Time for a Chooey Inspiration Blog, in which I showcase the stuff that pings me off on a new creative path. Today: Czeslaw Wielhorski, whose work I happily stumbled across one day on Pinterest.
If you're at all creative and you're not a seasoned Pinner, please, get on there now. It's been a revelation for me – hours/days/weeks of my life can go there to die as I ping around from board to board like a pinball, leapfrogging from one topic to another at random, discovering images and artists old and new I never knew existed. And yet unlike other social media platforms, Pinterest never leaves me feeling that I've just wasted a large chunk of my life that I'll never get back – I generally come off there fizzing with inspiration.
(Note: It's also quiiiiite frustrating when you see your own stuff that's made its way there via 15 random tumblr accounts with no credit or link back to your website, so if you see uncredited Choo stuff on there, please let me know, thanks.)
(Er, another note: If you'd like to see the fruit of many dedicated hours of procrastination, you can visit the Pennychoo Pinterest boards here.)
Anyway. I was on there one day, no doubt doing some urgent and necessary admin avoidance, when I discovered the work of Czeslaw Wielhorski. More specifically, I discovered the illustrations he did in 1961 for a Polish cookbook by Zofia Czerny.
While the cover (above) is a riot of folk art colour, the illustrations inside are two colour (screen?) prints and these are the ones that I love.
There's something quite brutal about the simplicity of them – the flat planes of colour, reminiscent of Matisse's paper cutouts, are overlaid with heavy, inky black textures: hatching, scratches, scuffed textures, doodles, dots, marks... There's something unmistakably 1950s/1960s about them – they're reminscent of assembly hall curtains and the kinds of murals that you'd see behind the butchers' counter in a supermarket in the mid 70s...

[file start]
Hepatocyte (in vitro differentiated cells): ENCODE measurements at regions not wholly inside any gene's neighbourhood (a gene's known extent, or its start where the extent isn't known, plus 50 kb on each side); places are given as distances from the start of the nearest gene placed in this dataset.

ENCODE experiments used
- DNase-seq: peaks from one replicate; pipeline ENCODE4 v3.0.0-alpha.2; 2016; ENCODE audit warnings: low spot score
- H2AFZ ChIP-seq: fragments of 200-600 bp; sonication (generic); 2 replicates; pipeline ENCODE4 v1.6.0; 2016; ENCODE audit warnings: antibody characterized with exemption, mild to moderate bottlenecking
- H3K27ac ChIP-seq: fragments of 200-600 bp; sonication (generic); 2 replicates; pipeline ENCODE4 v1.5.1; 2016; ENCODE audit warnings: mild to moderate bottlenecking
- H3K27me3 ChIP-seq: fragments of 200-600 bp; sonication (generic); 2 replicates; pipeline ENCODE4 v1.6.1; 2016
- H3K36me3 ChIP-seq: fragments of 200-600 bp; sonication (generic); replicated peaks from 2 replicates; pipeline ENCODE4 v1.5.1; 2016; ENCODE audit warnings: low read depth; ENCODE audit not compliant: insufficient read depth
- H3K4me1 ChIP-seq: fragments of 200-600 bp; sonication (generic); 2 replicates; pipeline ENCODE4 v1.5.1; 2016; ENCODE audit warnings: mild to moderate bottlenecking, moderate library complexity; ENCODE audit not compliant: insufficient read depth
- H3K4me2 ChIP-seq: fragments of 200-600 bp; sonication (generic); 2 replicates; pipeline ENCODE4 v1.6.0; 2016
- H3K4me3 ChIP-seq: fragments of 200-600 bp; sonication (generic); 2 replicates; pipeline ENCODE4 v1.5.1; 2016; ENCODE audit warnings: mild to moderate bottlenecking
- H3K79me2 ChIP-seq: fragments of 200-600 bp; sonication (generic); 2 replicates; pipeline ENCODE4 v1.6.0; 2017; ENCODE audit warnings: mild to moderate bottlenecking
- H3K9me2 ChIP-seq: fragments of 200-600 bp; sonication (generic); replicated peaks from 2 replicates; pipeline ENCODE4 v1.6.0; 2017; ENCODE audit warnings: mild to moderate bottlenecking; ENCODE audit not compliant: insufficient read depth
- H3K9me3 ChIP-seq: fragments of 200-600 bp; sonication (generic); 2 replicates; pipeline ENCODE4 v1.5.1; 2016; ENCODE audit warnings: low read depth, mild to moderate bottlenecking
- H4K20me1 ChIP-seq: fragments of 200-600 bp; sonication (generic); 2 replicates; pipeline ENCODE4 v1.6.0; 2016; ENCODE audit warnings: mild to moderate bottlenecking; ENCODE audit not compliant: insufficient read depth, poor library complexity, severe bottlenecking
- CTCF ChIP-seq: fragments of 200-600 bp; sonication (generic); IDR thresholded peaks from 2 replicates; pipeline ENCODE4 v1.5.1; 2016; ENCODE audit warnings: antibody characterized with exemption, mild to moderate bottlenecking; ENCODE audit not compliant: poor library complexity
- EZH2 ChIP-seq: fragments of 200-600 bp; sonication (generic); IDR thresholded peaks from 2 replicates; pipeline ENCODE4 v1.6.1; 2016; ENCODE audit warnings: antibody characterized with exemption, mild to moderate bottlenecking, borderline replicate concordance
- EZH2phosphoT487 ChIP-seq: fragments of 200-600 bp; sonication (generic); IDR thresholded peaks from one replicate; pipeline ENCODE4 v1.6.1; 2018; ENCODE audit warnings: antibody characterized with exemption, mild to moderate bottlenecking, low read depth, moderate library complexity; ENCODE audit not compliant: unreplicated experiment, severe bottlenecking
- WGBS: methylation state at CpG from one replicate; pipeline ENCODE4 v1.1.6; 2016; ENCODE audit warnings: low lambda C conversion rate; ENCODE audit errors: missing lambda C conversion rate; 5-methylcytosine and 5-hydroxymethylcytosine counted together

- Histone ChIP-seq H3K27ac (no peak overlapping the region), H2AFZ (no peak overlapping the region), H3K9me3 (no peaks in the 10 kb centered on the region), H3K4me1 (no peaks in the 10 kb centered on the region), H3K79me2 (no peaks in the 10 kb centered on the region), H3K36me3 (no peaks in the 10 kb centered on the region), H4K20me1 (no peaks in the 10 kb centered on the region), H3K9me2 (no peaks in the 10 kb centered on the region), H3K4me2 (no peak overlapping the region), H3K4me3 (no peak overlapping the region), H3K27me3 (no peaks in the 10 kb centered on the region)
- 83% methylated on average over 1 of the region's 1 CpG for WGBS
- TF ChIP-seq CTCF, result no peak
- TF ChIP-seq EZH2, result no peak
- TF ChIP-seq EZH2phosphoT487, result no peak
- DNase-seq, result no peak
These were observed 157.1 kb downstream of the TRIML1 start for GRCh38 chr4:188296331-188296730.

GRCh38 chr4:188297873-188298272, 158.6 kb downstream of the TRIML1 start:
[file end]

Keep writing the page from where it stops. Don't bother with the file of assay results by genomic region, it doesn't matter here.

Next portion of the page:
The fact that these illustrations feel so contemporary shows just how much this 1960s aesthetic has gained traction in recent years – the peacock illustration in particular wouldn't look out of place on a card in any branch of Waterstones.
I think you can see the influence of that era pretty strongly in the fantastic work of Jane Ormes:
... and also to a certain extent in the work of San Fransisco creative team Lab Partners in terms of the the simplicity of the shapes and the motifs, if not the strong textures:
Feeling inspired myself by these cookbook illustrations, and feeling that my right hand may be fixing into a permanent mouse-shaped claw, I was inspired to get the inks, black paint and sugar paper out and spent a happy few hours creating some textures of my own. (I'm not saying this was in any way nostalgic, but I did fish out my spill-proof water beaker and stopped mid afternoon for milk, rusks and a nap...)
I scanned in these marks and textures and incorporated them into some simple illustrations – you can see some of the results below in a few designs from the Midwinter range of Christmas cards. While they lack the extreme simplicity of Wielhorski's originals, they do (I hope) tip their hat to his style in terms of their flat shapes, limited colour palette and use of texture, without simply imitating it.
Having really enjoyed this way of working, I've used it again in a new range of cards, Primavera, although being a Spring occasions range, I've toned down the heavy blacks in favour of a lighter, fresher palette:
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- Tags: 1960s, 1960s aesthetic, 1960s illustration, book illustration, Czeslaw Wielhorski, flat colour, illustration, Jane Ormes, Lab Partners, Matisse, Midiwnter, paper cutout, peacock, Pinterest, Poland, Polish, Primavera, print, San Fransisco, screenprint, texture, vintage cookery book, Zofia Czerny